Today was one of those days where everything worked like a machine. Continue reading “Keeping It Brand, Part 13”

I Did What?: My Sordid Job History, Volume 10

coverI remember I was in a room with close to 25 other youngsters aged 7-12, all wearing shorts because it was hot out. We were in a church recreation room in West Philadelphia with two older ladies who were obviously in charge. I was 10 at the time and out of school for the summer – we all were – so I could have been anywhere doing anything, but my mom had heard about this program to help kids do outreach for the church as well as assist in paying tuition to a rather expensive private school that we attended. And I was scared.

You see, back then I was nervous about pretty much everything, the shy kid in the back who doesn’t say “boo” and hopes to keep blending in so people don’t make fun of him. That was me. And I saw pretty early on that the “outreach” we were expected to do meant going out in a public place, talking to absolute strangers, and getting them to sign up for a subscription to a Christian magazine (or several). You can understand why that properly freaked me out.

Now, the ladies seemed nice enough. They were going to split us up every day and head to two different parts of the city where we would canvas people all day long, while carrying around  satchel full of magazines that they could purchase for $2 or $5 dollars apiece, and subscriptions that cost considerably more in the short term but “paid for themselves” in the long term (i.e. eternal salvation). They were magazines with one name monikers like Insight, Messenger, Listen, and Outlook. I personally didn’t think people were allowed to solicit in some of the places we did, but the ladies apparently either didn’t care or thought God would take care of it.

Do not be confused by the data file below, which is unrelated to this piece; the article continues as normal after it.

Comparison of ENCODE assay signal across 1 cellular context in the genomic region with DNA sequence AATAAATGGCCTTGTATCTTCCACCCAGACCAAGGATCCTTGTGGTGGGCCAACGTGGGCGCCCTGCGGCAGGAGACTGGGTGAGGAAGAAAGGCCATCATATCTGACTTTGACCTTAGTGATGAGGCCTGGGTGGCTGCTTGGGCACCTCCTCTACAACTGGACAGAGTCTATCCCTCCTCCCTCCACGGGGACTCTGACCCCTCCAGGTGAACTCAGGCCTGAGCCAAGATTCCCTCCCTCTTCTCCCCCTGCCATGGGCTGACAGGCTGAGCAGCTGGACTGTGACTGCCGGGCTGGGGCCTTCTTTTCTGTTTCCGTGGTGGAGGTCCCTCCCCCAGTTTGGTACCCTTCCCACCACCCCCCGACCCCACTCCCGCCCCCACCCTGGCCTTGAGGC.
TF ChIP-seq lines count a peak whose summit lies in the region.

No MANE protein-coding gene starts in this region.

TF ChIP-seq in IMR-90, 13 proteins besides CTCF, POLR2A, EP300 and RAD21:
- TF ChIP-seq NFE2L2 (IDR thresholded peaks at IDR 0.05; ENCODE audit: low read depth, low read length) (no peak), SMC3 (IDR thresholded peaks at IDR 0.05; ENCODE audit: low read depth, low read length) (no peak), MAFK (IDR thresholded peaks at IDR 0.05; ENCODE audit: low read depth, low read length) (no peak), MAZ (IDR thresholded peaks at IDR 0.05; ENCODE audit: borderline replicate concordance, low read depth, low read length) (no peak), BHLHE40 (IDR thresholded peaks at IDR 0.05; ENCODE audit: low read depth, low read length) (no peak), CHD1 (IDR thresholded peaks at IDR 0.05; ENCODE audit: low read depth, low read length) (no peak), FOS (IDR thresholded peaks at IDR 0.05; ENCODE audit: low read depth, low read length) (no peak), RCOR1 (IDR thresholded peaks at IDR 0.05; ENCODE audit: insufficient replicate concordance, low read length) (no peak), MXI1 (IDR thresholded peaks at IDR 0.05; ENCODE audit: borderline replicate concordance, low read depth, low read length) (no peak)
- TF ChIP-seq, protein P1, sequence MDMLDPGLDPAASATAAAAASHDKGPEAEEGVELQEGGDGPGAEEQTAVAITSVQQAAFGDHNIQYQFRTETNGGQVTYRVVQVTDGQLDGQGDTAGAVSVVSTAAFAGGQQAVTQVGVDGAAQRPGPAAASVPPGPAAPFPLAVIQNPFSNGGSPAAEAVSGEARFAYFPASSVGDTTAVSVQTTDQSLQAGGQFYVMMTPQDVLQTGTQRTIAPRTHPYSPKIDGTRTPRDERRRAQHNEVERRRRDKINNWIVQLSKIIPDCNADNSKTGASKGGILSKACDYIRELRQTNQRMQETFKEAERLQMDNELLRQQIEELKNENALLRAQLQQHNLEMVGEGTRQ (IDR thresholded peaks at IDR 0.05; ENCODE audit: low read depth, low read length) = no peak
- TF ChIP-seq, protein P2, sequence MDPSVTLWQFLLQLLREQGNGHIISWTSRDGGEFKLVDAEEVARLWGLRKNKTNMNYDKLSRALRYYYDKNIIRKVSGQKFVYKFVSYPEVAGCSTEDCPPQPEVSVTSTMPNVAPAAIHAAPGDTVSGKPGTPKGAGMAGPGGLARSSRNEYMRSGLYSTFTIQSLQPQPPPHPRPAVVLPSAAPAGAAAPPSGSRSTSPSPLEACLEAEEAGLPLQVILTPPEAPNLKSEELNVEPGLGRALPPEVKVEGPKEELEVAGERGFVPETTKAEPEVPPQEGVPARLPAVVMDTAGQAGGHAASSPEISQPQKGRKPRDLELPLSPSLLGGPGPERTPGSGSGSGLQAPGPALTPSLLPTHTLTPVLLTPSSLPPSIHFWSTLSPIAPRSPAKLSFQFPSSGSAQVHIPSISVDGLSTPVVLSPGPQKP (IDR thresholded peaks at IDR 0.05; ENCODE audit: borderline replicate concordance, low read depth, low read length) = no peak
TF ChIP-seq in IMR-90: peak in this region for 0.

We went places like 8th and Market Streets outside of the subway stop, to catch all the people who were going into the Gallery to shop, or outdoors in the marketplace two blocks from our church in North Philly. But the prime two places were the 30th Street Train Station and the outside doors of Strawbridge & Clothier downtown. On occasion several of the employees of Strawbridge’s would tell us we couldn’t be there, but no one in a uniform came to force us out. So we kept going. Continue reading “I Did What?: My Sordid Job History, Volume 10”

I Did What?: My Sordid Job History, Volume 9

warning_substitute_teacher_postcard-p239009390332992021qibm_400They took my fingerprints, and the only thing I could think while they were doing it was, “Damn, it’s going to be really hard to get this ink off my hands.” But it was all necessary, I knew, the only way to start the occupation I knew I wanted for the rest of my life. Even if the fingerprinting was merely to be a substitute teacher instead of the real thing. Everybody has to start somewhere.

A substitute teacher has to be malleable, to shift from day to day, quite unlike most other professions, which are rote.

I decided to substitute teach when I was in graduate school because the classes were mostly in the evenings, and I wanted to get my feet wet in the profession I was going to school for, which seemed smart at the time. What no one told me, however, was that substitute teaching is so different from actually having my own classroom and set schedule. I learned pretty quickly, though, once I got that first phone call to sub.